Georgia Gas Prices Edge Higher: A Closer Look at Current Trends

February 12, 2024
1 min read
Woman in yellow shirt while filling up her car with gasoline
Photo by Andrea Piacquadio on Pexels

Georgia drivers are experiencing a slight uptick in gas prices, with the average price for a gallon of regular unleaded gasoline now at $3.03, marking a modest rise of 1 cent from last week and 8 cents from last month.

But it isn’t all bad news for drivers. The current price is notably 23 cents lower than the same period last year, according to AAA. The cost for filling a 15-gallon tank has now reached an average of $48.90, which is almost $4.00 less than what Georgians paid a year ago.

Montrae Waiters, a spokeswoman for AAA, attributed the gradual increase in gas prices across the state to a slight rise in gas demand and fluctuating oil prices.

Nationwide, the average price for regular gasoline has risen by 4 cents to $3.18, influenced by seasonal demand trends, the higher cost of oil, and ongoing refinery maintenance.

The Energy Information Administration reported an increase in gas demand from 8.14 to 8.81 million barrels per day last week, coupled with a decrease in total domestic gasoline stocks by 3.1 million barrels, leading to tighter supply and contributing to the rising pump prices.

In Georgia, the most expensive metro areas for gas include Savannah at $3.15, Brunswick at $3.14, and Hinesville-Fort Stewart at $3.10, while the least expensive markets are Dalton at $2.94, Warner Robins at $2.92, and Catoosa-Dade-Walker at $2.88.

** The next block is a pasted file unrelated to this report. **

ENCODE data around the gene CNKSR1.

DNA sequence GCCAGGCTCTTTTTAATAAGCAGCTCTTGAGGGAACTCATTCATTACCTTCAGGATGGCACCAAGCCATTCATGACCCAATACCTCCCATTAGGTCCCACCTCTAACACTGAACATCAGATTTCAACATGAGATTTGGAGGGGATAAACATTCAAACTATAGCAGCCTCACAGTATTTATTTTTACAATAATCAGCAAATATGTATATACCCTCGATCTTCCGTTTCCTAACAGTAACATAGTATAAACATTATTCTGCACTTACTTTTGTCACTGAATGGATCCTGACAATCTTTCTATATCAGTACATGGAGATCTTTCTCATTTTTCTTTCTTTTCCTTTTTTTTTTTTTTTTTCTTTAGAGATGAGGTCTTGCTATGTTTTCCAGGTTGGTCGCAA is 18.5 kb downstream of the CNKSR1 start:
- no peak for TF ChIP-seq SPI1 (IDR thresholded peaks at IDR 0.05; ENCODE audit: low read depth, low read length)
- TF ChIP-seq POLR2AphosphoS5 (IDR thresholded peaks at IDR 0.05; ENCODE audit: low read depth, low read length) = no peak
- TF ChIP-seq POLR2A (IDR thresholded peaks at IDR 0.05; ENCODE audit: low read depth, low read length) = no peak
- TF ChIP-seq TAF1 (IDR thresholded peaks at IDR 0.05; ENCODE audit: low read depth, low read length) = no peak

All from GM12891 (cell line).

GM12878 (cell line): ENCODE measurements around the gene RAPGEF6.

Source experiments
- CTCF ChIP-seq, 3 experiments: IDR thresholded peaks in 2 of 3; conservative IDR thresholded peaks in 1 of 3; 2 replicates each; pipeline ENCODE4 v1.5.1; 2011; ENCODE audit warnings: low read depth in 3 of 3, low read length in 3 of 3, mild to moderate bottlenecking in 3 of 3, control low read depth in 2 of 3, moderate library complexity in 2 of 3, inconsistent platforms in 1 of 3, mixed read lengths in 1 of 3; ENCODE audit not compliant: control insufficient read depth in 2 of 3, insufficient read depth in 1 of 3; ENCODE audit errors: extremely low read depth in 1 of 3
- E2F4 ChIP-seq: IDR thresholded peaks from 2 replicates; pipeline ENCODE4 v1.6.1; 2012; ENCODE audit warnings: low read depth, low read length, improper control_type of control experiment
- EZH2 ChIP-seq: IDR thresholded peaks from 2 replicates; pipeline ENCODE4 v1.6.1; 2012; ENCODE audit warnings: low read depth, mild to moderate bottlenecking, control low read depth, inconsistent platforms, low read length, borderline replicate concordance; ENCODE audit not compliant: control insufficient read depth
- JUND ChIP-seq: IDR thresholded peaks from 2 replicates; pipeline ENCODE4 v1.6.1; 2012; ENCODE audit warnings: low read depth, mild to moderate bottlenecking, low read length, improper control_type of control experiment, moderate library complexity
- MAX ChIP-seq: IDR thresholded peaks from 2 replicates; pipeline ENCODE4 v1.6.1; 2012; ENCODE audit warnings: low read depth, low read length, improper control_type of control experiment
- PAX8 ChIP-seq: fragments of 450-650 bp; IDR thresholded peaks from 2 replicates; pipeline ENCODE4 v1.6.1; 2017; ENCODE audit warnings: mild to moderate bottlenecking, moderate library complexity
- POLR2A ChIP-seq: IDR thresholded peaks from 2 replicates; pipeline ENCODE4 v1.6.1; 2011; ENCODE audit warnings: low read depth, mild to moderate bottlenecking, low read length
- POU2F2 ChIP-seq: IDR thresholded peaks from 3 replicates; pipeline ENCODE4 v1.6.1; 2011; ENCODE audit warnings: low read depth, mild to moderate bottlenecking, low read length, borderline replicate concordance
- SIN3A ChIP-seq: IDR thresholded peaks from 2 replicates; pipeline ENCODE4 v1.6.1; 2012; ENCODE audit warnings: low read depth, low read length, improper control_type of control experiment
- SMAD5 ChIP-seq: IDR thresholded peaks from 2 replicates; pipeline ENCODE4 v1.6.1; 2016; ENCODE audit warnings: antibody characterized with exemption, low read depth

About Gas Prices: Gas prices can change a frequently, and there are many reasons why. It isn’t as simple as most people think. The biggest reason is the cost of crude oil, which can go up or down based on both world events and how much people want it. There are also costs to make the oil into gas and get it to gas stations. Different locations have different types of gas, and that can also change the price. Taxes also add to the cost. Sometimes, bad weather or problems at oil refineries can make prices go up or down quickly. Also, if the U.S. dollar is strong or weak, that can affect the price. All these things together give us the final price we see when we fill up our tanks.

Events Calendar

Georgia Newswire